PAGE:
A Magazine for the George Mason University Community

Arresting Development

By Buzz McClain, BA '77 on December 18, 2019

There was no requirement for an advanced degree to rise in the ranks of the Fairfax County Police Department, but Erin Schaible, MPA ’07, went for her master’s degree anyway, despite having three children under the age of 5 and working months-long overnight shifts.

“It was a bucket-list sort of thing,” she says. “It seems really intimidating to get your master’s, but I like challenges.”

Schar School MPA alumna Erin Schaible is the first woman to lead the Fairfax City Police Department. Photo by Ron Aira

Mason’s professors and her county supervisors provided crucial flexibility, she says. Still, it wasn’t easy: “I vividly remember a warm summer night on the top floor of a parking garage—because you never want to be in a position where people can sneak up on you—and doing my statistics homework at three in the morning,” she says with a laugh.

A study-abroad component to the degree took her to the Netherlands, where she saw firsthand how government agencies can work in tandem. “For me, that was really powerful,” she says.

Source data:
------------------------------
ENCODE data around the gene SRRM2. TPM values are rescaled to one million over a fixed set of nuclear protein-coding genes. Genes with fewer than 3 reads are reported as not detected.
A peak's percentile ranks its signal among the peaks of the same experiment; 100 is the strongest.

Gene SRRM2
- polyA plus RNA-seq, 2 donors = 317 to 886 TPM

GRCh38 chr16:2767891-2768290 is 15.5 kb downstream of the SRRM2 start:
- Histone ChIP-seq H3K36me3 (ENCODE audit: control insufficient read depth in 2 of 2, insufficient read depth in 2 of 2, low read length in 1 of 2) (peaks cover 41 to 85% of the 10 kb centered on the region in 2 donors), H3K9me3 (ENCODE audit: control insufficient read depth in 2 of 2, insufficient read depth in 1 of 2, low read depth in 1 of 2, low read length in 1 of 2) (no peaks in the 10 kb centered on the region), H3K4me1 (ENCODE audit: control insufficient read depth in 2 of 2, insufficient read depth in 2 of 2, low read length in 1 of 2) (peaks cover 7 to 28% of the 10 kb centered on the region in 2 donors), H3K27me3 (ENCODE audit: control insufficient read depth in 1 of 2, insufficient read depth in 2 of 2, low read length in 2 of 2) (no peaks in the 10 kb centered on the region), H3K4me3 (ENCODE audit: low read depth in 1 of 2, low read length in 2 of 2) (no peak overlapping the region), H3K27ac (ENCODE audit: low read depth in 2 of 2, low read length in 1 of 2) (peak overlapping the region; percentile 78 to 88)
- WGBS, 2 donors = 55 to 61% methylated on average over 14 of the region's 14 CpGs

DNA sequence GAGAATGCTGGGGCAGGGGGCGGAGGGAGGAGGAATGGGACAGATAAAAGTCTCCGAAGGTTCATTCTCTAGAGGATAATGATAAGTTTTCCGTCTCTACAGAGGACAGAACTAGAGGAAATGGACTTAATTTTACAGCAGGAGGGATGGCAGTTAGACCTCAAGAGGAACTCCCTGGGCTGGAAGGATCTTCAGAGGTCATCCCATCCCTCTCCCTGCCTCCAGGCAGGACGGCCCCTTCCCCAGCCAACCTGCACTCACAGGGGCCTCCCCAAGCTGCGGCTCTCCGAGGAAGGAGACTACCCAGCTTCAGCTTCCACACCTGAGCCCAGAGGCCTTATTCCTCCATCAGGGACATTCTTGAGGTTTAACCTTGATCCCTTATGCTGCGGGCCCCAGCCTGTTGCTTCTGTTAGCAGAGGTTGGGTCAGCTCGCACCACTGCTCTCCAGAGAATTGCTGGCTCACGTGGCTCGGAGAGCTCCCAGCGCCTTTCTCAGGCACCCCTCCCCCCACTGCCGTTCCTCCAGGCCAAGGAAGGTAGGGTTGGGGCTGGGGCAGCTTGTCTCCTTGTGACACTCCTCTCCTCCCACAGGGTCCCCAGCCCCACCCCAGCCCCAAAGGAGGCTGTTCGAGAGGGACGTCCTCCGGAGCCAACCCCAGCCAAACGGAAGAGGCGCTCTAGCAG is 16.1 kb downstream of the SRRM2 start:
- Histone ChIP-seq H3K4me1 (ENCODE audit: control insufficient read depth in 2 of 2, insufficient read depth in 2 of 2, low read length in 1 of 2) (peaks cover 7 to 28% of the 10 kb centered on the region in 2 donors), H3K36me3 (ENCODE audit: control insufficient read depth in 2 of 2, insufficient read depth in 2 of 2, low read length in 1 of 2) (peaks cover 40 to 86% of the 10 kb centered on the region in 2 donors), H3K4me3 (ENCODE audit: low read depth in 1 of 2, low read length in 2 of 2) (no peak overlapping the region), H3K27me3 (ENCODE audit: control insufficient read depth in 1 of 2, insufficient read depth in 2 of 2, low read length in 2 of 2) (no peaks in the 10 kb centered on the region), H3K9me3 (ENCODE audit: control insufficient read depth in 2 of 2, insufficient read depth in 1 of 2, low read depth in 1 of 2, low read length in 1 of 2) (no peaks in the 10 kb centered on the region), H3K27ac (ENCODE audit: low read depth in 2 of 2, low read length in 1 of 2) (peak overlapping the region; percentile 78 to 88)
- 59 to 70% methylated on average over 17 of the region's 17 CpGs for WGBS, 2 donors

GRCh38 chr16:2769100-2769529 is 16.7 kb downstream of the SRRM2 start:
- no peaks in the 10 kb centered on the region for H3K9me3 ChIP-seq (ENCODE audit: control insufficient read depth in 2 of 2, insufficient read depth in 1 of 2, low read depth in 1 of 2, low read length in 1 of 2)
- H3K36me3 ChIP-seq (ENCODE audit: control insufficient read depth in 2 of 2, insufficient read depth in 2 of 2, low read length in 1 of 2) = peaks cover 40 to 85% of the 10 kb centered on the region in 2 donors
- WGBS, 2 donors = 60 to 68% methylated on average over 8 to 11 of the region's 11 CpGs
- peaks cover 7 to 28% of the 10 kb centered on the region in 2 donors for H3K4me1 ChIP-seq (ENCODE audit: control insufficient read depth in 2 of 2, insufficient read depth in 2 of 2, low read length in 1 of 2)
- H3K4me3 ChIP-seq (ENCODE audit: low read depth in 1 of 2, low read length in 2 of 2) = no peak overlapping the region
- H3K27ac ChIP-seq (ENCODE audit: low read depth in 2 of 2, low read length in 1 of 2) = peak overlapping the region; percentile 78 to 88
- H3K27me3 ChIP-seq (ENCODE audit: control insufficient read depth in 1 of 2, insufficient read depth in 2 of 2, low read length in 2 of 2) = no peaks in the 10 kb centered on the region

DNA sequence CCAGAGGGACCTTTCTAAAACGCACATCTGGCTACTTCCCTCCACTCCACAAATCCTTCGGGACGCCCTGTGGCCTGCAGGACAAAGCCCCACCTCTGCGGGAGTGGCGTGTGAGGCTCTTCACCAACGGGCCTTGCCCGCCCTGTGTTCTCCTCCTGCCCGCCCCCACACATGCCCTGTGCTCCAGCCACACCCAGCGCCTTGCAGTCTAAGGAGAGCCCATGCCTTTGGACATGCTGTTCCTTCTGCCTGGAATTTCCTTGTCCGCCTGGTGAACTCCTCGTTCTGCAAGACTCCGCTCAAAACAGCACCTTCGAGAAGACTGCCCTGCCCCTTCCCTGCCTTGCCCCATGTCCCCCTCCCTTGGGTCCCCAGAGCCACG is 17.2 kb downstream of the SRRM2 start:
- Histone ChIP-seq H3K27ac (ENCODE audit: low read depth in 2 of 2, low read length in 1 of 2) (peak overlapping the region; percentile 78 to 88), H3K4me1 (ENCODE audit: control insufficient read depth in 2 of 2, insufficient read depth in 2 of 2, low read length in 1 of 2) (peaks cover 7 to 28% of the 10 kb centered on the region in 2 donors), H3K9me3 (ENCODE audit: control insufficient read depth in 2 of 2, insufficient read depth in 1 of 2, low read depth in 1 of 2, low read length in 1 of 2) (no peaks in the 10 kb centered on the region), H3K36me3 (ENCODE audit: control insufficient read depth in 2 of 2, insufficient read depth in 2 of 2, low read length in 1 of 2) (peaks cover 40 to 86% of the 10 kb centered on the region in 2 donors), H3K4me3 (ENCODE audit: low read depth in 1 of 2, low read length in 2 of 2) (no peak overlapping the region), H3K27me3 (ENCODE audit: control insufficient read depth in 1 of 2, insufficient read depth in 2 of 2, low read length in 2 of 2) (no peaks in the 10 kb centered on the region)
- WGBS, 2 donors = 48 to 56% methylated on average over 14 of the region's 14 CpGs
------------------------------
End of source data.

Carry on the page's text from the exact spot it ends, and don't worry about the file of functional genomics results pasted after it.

The degree helped her rise to the rank of deputy chief of patrol, a position that had her serving as the commander of the largest police patrol contingent in the state. She was the first female law enforcement professional to do so. She retired last year after 28 years, but retirement was short. In January 2019, she was named the chief of police for the City of Fairfax Police Department and is, again, the first woman to hold the office.

Schaible, whose department includes 66 sworn officers and 23 civilians, maintains a close relationship with Mason, given that the Fairfax Campus sits on the edge of the City of Fairfax. “She’s also very supportive of our current MPA students and helps plan our Local Government Night, which brings regional leaders to meet with students,” says Mason public administration professor James Burroughs.

Is a PhD in Schaible’s future? “It’s a possibility,” she says. “The kids are older, but my hands are still full.”

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